What qualities make for an outstanding anesthesiologist?
I’ve been practicing anesthesia since the mid 1980s. I’ve met and worked alongside hundreds of anesthesia colleagues from all corners of the globe. Some were academic professors, some were trainees at a university, and some were community anesthesiologists either in my group or in other anesthesia companies.
The bell-shaped normal curve describes the random distribution of many things. A bell-shaped curve exists for the abilities of anesthesia doctors as well.
We’re entering an era of metrics for physicians, in which the government and hospital systems will collect data to monitor quality and performance. Because the outcomes of most surgical anesthetics are overwhelmingly uneventful, the occurrence of negative metrics for anesthesia performance will be rare—too rare to quantitate whether one doctor is “better” than another.
Rather, I’m choosing to list the qualities I’ve witnessed that make physician anesthesiologists stand out as leaders.
To be an outstanding anesthesiologist, you must:
- Be smarter than other anesthesiologists. Certain anesthesiologists pride themselves on keeping up with the new developments in medicine. They also repeatedly review the essential knowledge base they learned as a trainee. Their pursuit of knowledge is multifaceted, and includes reading journals, attending lectures, attending conferences, and habitually reading textbooks, Pubmed, or Internet searches when they see an opportunity to learn. Interaction with other smart anesthesiologists is essential. I’ve seen instances where an isolated company of anesthesiologists tells themselves, “We are the best anesthesiologists,” when they rarely interact with the anesthesia world outside their group. This can be a vain conceit. Only by engaging the greater community of anesthesiologists outside your tiny geographic domain can you exchange information and grow as a doctor.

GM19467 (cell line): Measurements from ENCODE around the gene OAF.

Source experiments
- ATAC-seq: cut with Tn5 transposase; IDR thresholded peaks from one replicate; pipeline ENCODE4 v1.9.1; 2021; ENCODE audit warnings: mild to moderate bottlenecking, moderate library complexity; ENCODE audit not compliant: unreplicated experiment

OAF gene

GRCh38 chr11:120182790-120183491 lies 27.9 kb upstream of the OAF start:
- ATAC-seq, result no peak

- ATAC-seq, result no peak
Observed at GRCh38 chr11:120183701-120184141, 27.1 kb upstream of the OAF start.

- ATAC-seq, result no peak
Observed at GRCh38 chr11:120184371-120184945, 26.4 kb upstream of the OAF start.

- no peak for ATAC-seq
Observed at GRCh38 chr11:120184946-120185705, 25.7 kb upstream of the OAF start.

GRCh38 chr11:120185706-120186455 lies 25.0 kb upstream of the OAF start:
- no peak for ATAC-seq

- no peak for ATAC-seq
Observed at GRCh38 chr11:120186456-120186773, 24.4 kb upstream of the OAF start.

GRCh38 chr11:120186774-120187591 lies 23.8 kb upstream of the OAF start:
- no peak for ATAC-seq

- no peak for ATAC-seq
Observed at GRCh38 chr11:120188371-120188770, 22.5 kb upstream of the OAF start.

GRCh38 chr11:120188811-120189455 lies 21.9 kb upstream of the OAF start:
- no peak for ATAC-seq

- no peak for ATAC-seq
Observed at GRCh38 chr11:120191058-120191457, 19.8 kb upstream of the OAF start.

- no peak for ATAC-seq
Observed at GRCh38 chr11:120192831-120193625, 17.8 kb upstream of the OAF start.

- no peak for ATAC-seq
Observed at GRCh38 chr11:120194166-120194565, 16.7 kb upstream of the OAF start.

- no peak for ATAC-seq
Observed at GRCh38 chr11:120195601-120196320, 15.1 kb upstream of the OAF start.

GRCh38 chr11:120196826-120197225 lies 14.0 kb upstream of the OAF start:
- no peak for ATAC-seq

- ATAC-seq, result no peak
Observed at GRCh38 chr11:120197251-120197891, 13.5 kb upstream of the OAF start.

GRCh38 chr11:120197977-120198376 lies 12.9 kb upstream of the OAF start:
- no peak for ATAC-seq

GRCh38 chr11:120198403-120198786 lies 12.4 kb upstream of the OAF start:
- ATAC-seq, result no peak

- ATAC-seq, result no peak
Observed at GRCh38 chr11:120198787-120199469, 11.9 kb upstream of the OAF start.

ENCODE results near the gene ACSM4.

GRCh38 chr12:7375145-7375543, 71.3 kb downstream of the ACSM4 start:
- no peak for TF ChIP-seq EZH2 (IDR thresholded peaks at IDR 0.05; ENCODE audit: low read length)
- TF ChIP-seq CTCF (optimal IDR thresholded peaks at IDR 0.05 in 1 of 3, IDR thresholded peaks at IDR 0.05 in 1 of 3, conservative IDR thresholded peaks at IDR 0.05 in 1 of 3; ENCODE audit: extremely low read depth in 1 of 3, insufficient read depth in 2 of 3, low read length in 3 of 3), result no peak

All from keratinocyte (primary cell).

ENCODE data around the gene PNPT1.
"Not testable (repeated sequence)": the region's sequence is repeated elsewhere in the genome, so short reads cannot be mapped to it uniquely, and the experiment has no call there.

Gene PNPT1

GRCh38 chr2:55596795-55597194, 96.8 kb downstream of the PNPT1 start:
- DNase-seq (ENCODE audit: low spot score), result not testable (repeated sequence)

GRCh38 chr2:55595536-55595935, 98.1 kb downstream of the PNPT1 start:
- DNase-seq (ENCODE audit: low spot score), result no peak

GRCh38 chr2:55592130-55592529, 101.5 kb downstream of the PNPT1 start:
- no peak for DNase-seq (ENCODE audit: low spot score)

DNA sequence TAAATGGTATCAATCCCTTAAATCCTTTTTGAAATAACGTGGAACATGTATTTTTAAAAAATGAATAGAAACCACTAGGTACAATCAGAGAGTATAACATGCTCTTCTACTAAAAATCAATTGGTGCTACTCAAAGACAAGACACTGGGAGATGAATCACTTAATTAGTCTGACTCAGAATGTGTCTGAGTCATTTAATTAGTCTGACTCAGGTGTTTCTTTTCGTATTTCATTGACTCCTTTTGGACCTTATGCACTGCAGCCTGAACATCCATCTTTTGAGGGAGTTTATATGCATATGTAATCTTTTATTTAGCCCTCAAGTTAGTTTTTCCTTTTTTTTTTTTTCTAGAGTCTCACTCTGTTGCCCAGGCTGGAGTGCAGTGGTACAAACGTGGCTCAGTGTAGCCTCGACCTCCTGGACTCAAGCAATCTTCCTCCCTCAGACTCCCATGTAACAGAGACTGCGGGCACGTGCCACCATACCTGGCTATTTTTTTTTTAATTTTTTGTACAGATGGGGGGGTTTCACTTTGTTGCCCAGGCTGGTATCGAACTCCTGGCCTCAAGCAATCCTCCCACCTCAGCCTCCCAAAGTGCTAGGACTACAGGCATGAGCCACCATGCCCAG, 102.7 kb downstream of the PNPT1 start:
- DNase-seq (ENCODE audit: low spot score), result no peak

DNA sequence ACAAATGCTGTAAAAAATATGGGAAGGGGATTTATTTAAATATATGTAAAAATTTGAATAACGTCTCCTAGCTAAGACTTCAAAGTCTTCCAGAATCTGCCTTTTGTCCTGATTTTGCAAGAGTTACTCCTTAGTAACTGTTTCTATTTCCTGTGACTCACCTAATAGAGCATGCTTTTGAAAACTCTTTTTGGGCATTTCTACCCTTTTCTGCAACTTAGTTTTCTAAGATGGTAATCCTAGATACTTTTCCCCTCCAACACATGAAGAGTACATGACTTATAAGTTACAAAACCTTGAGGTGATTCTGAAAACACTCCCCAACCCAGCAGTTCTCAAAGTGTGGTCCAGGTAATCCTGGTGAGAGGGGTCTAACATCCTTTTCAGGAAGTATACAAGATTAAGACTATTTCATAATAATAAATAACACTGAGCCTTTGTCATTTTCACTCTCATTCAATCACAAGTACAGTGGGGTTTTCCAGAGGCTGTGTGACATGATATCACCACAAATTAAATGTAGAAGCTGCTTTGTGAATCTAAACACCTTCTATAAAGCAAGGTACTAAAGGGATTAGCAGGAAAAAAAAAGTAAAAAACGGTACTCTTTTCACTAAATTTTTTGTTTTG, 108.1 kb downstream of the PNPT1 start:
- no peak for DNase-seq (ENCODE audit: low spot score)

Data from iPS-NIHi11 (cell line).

- Be prepared. The Boy Scouts of America motto is “Be Prepared.” Anesthesiologists must abide by the same value, because an anesthesia complication that goes sour can cost a patient’s life within minutes. Every anesthetic is an opportunity to care for a patient at the highest level, and an opportunity to err. Planning anesthesia care, based on your training, experience, and knowledge, is critical. You also need to be ready to manage a difficult airway, hypotension, hypertension, or the myriad of acute respiratory and cardiac complications that can occur before, during, or after a surgical anesthetic. Pay attention at every Quality Assurance meeting, every Mortality and Morbidity conference, and to every tale of a near-miss anesthesia calamity. Remember the circumstances of other doctors’ complications, and utilize the information to be a safer doctor yourself.